Diplomatic letter

Irish envoy who criticised UK publication's 'anti-Irish' article has Tipperary roots

Adrian O'Neill's mother hailed from outside Thurles

Tipperary Star reporter


Tipperary Star reporter



Irish envoy who criticised UK publication's 'anti-Irish' article has Tipperary roots

Ireland's Ambassador to the UK Adrian O'Neill: in the news over his letter to The Spectator magazine

The Irish Ambassador to the UK, Adrian O'Neill, who last week accused a British publication of anti-Irish bias has Tipperary links.

Mr O'Neill had claimed that the weekly magazine, The Spectator, was publishing “snide and hostile” articles about Ireland.

Mr O'Neill's late mother, Breda (nee Bourke), hailed from The Milestone outside Thurles.

Breda left the Premier County in the 1940s for Dublin, where she married Longford man Tom O'Neill.

Ambassador O'Neill's first cousins from the Ryan clan live throughout Tipperary in The Milestone, Hollyford, Curreeny, Annacarty, Drom and Inch, and Holycross.

Mr O'Neill's cousin, Dr Michael Ryan, lectures in LIT-Thurles, and his cousin Liam Ryan, is owner of the Lower Deck pub in Portobello, Dublin.

Ambassador O'Neill is also first cousin to author and poet Ann Haverty, originally of Holycross and Castlemeadows, Thurles.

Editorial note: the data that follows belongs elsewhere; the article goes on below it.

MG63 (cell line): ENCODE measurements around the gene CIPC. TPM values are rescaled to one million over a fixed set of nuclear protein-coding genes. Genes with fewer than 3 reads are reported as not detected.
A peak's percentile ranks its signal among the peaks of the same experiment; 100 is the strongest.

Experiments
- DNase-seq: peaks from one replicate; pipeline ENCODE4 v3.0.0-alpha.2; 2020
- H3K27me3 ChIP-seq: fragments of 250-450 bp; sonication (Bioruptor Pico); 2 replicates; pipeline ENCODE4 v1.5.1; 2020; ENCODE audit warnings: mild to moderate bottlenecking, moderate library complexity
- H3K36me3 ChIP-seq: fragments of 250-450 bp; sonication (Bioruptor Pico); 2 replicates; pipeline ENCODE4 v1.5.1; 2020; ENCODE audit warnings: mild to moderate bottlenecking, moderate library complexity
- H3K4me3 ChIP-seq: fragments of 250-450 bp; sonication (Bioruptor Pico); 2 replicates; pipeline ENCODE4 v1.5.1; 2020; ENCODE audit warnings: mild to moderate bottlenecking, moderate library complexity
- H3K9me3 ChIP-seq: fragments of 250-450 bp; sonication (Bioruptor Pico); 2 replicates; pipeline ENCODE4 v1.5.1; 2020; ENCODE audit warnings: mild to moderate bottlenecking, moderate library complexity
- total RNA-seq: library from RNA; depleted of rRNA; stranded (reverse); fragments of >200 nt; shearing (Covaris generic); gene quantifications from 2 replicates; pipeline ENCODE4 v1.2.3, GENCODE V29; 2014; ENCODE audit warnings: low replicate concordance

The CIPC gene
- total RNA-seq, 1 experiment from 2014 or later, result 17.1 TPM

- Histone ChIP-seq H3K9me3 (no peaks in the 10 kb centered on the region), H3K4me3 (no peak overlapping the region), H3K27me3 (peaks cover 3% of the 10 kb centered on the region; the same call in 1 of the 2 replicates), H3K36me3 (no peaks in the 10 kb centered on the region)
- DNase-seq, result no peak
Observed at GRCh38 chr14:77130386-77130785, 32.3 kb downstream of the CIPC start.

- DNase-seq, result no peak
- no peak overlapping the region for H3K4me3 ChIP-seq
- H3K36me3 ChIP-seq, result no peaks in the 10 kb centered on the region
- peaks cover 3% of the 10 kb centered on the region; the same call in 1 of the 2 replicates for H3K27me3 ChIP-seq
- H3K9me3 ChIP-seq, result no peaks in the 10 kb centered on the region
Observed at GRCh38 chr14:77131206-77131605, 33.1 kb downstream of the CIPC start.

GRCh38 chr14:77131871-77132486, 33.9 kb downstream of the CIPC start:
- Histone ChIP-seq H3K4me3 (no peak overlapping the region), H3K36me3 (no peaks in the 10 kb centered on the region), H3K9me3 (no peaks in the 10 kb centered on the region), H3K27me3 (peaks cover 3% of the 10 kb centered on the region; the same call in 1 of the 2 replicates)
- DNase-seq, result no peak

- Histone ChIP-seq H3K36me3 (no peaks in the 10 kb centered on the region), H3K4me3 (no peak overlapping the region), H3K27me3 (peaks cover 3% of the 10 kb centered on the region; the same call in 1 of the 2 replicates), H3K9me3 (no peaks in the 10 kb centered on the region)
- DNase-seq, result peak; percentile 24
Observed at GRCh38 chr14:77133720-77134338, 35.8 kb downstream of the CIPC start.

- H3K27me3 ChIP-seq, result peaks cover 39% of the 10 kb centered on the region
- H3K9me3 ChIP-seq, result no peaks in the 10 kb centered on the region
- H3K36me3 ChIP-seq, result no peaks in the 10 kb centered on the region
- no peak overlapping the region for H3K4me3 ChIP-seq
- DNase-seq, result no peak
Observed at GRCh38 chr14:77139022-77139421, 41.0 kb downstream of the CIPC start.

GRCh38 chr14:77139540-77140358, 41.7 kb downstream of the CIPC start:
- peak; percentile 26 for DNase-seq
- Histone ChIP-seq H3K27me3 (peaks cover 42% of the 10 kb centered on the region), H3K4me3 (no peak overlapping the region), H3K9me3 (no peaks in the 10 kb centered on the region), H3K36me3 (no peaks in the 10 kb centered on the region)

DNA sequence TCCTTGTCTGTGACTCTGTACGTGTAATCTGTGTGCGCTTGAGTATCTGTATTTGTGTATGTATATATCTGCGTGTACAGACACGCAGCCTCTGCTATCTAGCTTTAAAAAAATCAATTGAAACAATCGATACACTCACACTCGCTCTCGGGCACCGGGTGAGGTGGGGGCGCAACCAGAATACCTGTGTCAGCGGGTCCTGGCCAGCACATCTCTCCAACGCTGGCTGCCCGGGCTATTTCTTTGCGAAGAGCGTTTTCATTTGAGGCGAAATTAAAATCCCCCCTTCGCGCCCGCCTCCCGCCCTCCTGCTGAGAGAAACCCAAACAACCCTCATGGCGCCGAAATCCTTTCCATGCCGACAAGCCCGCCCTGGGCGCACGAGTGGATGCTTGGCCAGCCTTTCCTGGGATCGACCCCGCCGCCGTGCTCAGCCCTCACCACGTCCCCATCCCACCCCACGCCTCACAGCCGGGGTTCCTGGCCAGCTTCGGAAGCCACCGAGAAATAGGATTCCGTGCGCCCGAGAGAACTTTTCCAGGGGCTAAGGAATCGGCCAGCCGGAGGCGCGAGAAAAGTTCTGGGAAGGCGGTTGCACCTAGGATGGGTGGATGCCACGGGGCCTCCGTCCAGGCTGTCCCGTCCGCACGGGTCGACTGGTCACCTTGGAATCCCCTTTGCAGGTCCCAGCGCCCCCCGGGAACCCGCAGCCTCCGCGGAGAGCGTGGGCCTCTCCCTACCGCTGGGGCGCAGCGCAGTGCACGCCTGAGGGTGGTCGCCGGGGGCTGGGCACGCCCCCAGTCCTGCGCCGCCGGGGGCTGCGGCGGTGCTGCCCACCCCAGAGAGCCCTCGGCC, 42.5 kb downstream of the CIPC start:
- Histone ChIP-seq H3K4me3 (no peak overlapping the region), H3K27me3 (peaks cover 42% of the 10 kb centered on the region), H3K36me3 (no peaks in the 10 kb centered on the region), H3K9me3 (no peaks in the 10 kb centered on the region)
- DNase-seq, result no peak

Adrian's grandparents, Dan and Mary Bourke, are buried in Ballycahill cemetery, as his grandfather was originally from Clareen, Ballycahill.

Mr O'Neill told the Tipperary Star when he was appointed ambassador that he tried to get back to Tipperary as often as he can and visited his cousins ahead of taking up his role in London.

In an open letter to the magazine’s editor Fraser Nelson, he said that the “prevailing tone and tenor” of articles about Ireland and Brexit have been “with the occasional exception” anti-Irish.

His letter followed on from an article in The Spectator by the Daily Mail’s royal correspondent, Robert Hardman, which criticised Ireland’s decision to join the Organisation Internationale de la Francophonie, the French Commonwealth.

Mr O’Neill wrote that Mr Hardman’s article was a particularly “egregious example” of The Spectator’s anti-Irish bias.

He pointed out that 17 EU member states were either members or observers of the Organisation Internationale de la Francophonie, but “only Ireland’s affiliation incurs his scorn”.

Mr O’Neill said he was not “unduly thin-skinned”, but he noticed an increasing “anti-Irish sentiment which we all hoped had been consigned to the past” which had resurrected itself over Brexit.

Responding to Mr O’Neill’s complaints, Mr Nelson said: “The Spectator loves Ireland - but critiquing the Varadkar government is hardly the same as criticism of Ireland. If the UK ambassador wrote to The Irish Times every time Fintan O’Toole went for Theresa May’s government, the postage bill would be considerable.”

Mr O'Neill decision to write the letter was defended by Mr Varadkar, who described him as "an extremely professional ambassador.  If he made a judgment to write to The Spectator I doubt that he did that without having carefully considered it and knowing the facts.”